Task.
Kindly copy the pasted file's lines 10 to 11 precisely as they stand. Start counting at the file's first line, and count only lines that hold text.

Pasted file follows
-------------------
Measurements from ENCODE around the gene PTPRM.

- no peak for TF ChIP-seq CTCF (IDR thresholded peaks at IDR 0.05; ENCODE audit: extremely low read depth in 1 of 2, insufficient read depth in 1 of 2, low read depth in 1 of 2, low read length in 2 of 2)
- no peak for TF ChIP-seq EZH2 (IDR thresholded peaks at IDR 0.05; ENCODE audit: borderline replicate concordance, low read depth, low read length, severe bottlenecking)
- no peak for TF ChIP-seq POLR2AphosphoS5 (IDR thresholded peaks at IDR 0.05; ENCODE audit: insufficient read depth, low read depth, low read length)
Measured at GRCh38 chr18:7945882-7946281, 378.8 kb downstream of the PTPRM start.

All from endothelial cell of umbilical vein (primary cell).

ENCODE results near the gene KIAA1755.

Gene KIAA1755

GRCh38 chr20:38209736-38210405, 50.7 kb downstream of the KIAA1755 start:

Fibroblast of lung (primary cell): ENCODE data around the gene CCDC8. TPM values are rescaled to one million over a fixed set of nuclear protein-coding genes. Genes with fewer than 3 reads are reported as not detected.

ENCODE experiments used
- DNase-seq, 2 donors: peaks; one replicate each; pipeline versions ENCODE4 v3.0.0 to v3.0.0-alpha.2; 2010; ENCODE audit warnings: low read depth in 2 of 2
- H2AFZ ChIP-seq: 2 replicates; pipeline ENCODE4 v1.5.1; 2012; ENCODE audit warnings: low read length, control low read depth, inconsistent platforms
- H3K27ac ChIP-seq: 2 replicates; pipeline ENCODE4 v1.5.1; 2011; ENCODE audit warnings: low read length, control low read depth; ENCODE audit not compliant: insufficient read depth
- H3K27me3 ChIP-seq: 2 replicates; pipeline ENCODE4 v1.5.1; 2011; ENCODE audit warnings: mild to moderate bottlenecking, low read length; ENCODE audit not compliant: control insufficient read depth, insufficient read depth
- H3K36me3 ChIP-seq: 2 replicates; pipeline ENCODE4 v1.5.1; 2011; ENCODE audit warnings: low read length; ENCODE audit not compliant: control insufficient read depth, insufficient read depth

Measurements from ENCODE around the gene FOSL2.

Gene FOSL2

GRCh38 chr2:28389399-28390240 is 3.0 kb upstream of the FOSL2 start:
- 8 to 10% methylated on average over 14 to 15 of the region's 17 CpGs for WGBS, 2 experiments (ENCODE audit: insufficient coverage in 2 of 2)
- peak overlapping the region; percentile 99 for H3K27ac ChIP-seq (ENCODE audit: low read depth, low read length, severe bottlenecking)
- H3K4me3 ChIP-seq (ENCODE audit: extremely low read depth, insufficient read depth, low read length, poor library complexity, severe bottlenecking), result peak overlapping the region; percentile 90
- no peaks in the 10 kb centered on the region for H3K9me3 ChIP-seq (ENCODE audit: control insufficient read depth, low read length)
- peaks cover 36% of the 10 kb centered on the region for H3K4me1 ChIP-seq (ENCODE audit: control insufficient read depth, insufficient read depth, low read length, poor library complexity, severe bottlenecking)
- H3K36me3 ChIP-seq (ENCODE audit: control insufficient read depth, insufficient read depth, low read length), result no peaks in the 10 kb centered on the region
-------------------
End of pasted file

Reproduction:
Fibroblast of lung (primary cell): ENCODE data around the gene CCDC8. TPM values are rescaled to one million over a fixed set of nuclear protein-coding genes. Genes with fewer than 3 reads are reported as not detected.

ENCODE experiments used